Saturday, May 08, 2010

Blooming roses - a fine present

In the last two days several rose bushes have blossomed. Lots of yellow and white blossoms in the yard that were not there. Sometimes when I am standing still or watering I can smell roses in the air.


Too lovely.

I spotted a hummingbird this morning and a tiger swallowtail butterfly this afternoon. A bird sang to me from the peak of the roof today also. (OK, probably not singing to me and possibly telling me to leave so it can enjoy the yard by itself; I don't know.)

When I bought two Circus roses earlier they were blooming. Those blooms are long spent but today I saw this bud offering hope for tomorrow (when I am having guests for brunch).

This Iceberg bloom was trying to hide beneath the leaves.

The vegetables are all planted. I do not have photos of the squash and eggplant because by the time I finished planting this evening it was getting dark. Here is the pot with the Early Girl tomatoes and two kinds of chiles.

Husky Cherry tomatoes and three kinds of chiles.

One of three America climbing roses in the yard.

Double Knock Out roses.

The China Doll bush was covered with blooms when I bought it. Most are pretty much gone but this stem has some fresh buds.

The first blossom on the Golden Masterpiece bush that I planted last week. This was a bud last night, an opening blossom this morning, and in full bloom by the end of the day.

The PiƱata has been my prolific bloomer the past two years. It has just begun this season in the past two days and is covered with buds.

In addition to the vegetables I planted a "trench" with the new Heirloom rose (that's # 29) and other flowers compatible with its lavender blooms. There is a wallflower, some lavender osteospermum, a Mexican heather, a couple of foxgloves, and lots of variegated petunias.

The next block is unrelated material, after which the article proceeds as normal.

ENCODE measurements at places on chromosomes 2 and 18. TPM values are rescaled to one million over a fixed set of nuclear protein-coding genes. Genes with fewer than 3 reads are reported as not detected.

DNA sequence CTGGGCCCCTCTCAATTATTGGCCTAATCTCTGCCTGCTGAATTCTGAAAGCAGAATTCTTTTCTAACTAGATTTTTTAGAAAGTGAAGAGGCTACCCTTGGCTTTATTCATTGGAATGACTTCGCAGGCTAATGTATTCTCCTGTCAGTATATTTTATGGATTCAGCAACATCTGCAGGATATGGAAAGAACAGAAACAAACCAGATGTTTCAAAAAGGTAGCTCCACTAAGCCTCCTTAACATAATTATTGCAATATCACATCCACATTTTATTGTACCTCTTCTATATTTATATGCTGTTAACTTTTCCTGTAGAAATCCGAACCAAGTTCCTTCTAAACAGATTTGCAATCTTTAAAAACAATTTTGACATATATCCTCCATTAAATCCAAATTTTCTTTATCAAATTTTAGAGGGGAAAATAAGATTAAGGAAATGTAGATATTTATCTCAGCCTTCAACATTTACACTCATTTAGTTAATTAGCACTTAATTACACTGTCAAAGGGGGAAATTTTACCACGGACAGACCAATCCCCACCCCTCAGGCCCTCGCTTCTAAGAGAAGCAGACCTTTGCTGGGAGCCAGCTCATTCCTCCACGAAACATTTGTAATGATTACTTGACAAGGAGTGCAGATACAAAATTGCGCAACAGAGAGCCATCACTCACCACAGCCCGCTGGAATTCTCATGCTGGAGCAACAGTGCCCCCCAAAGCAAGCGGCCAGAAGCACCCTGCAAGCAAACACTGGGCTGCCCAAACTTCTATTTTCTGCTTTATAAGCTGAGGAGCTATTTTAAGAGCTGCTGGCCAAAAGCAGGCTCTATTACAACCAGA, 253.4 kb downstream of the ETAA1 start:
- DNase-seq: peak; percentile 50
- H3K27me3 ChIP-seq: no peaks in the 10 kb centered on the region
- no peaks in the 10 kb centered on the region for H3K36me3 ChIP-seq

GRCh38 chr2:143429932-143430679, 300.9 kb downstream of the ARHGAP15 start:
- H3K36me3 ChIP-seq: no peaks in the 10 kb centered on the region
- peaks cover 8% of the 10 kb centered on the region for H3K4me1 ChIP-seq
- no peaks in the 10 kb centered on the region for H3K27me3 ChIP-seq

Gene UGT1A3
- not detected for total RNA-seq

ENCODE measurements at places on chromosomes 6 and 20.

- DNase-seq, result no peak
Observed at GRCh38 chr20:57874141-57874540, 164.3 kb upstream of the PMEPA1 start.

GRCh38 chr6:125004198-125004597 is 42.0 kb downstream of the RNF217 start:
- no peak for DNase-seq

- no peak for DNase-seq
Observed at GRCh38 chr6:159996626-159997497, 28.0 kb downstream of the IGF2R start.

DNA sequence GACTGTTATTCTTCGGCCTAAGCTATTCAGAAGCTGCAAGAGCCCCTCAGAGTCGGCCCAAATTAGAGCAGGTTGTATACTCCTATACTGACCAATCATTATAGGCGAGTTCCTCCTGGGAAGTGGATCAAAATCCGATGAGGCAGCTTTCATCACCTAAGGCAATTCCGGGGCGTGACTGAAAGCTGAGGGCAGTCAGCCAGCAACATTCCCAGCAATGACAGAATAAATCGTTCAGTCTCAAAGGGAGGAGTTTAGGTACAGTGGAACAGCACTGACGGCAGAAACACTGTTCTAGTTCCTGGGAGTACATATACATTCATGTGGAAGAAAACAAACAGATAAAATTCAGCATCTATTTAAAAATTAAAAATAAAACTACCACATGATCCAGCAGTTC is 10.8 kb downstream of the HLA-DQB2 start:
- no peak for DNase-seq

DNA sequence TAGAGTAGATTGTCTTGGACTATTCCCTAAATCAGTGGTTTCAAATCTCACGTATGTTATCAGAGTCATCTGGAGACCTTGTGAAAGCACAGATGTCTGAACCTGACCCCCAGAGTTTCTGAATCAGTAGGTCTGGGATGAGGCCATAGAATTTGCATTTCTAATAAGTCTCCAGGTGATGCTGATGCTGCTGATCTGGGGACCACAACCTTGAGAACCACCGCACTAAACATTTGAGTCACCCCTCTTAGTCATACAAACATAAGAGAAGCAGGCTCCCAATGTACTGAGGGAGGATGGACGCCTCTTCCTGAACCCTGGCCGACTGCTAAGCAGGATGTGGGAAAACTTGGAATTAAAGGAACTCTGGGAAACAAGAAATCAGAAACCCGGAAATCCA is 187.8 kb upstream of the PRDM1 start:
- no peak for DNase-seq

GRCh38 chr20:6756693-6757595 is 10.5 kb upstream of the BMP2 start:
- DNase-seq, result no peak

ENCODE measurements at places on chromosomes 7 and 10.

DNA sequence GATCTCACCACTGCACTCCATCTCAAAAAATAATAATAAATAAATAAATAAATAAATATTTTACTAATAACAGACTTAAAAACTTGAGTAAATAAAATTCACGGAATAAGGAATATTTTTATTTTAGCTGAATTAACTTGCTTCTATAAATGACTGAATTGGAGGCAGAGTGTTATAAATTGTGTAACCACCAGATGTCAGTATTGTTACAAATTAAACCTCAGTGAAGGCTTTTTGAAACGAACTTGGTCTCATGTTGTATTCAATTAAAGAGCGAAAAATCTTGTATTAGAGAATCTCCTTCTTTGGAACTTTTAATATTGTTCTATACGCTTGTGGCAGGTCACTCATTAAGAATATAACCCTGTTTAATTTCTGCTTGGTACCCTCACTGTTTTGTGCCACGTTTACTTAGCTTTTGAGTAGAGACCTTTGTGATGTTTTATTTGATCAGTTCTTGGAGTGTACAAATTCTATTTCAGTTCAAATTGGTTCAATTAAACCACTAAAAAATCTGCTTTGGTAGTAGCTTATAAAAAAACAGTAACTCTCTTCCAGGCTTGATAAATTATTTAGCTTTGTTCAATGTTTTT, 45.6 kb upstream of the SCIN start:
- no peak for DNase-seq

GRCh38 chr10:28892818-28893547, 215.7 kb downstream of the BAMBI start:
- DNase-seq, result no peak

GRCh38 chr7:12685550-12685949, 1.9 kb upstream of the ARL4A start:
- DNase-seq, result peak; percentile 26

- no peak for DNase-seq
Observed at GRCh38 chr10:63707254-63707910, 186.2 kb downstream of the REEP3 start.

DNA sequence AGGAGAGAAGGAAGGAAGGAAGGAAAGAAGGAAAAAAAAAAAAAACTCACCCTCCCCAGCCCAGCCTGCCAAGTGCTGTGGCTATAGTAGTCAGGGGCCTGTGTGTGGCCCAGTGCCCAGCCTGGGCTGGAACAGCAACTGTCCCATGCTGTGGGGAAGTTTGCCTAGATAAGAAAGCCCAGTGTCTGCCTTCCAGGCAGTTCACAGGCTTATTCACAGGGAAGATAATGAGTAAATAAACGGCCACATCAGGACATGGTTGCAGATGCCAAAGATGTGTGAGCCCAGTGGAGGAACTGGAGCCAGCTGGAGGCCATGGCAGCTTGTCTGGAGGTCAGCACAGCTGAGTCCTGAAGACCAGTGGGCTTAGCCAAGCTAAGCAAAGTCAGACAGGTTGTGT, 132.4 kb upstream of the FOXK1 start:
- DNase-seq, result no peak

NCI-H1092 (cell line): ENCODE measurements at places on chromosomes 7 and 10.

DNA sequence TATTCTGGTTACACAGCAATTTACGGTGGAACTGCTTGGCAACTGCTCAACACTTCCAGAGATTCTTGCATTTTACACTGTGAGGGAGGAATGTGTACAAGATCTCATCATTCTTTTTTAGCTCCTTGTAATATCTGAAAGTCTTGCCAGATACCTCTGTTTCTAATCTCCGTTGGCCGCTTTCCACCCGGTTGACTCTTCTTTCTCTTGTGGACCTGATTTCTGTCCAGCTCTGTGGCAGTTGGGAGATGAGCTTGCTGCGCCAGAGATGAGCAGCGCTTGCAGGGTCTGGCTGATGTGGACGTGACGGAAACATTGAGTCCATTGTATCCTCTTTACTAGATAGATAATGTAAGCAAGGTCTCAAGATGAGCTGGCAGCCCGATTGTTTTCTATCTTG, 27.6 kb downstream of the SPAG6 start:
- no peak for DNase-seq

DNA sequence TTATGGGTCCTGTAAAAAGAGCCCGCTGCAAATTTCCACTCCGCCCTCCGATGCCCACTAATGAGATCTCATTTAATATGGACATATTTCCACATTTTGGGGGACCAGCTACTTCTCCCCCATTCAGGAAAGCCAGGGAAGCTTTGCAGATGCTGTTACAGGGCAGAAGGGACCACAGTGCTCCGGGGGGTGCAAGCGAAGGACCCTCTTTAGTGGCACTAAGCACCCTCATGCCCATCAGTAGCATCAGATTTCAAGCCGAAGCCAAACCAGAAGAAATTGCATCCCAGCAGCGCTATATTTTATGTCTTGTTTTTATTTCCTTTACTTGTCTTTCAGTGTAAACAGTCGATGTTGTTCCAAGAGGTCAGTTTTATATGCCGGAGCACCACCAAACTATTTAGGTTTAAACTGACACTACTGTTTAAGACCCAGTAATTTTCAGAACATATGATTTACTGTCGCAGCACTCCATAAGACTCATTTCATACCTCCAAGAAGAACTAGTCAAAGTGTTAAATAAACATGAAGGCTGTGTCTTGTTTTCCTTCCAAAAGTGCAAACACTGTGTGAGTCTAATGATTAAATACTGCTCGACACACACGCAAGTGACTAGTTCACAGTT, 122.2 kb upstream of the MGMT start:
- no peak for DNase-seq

A second cluster of full-size marigolds (so I will have them for the Day of the Dead this fall) went in along with yellow dwarf marigolds. More sweet alyssum and some Cambridge blue lobelia got planted.

I am so fond of foxgloves that I put three in the north border, replacing some plants that did not make it and filling in gaps. They bring back fond memories of our cabin in the mountains when I was growing up. Mother planted foxgloves and they were among the extremely short list of plants the deer left alone. Although they are very stupid animals when browsing (they browse, not graze), they know better than to ingest the heart stimulant that is part of the chemistry of the Digitalis purpurea. Yes, the drug digitalis is made from the foxglove.

While buying more compost in which to plant the new plantings today I found some more yellow calibrachoa ("million bells"). I had planted some in the yellow group at the foot of the Lady Banks rose and they seem to thrive so I have been looking for more. I put three of them with a pony pack of the darker dwarf French marigolds around the base of the Golden Showers rose which still had a few violas but was looking lonely.

Brunch today was with my friend Kathy. It is so nice to see her without constant pain. Thank you all so much for prayers on her behalf.

All in all, a lovely natal festivity, though I can feel each one of the years right at the moment. (I am SO tired of schlepping bags of compost from the pallet at Home Depot into the cart, from the cart into the trunk of my car, from my car around the house to the back yard. I would bet I have lugged at least sixty of them this season (and as many again over the past three years).

That's the story of my day and I'm sticking to it.

--the BB


Jane R said...

What a feast! A glorious happy day to you, and many more days and years, dear Paul.

DianeNM said...

My gardening efforts are pitiful in comparison. Moved some irises, planted dalias, and, in homesickness and with hope some hostas and caladiums.

Paul said...

Thanks, Jane.

Diane, you have a life, and a busy one. I have a life too but for the past month it has consisted almost entirely of work and gardening, with sleep and meals thrown in. I am glad you put in some nice nostalgia plants. That is what the foxgloves are for me.

Crimson Rambler said...

Hi Paul, I am hoping to put some rose bushes in this summer -- they have to be hardy-t0-Zone-3 which is daunting, but there are some exquisite Hardy Canadians developed on the experimental farms on the colours other than the ubiquitous tired-lingerie pink! Thank you for sharing your pics...very inspiring!

Paul said...

Crimson, "the ubiquitous tired-lingerie pink:" what a great phrase. I wish you every success in the endeavor.

I am a child of mild climates (central, southern, and Bay Area California) and had to think twice about facing New Mexico. I'd never make it up north.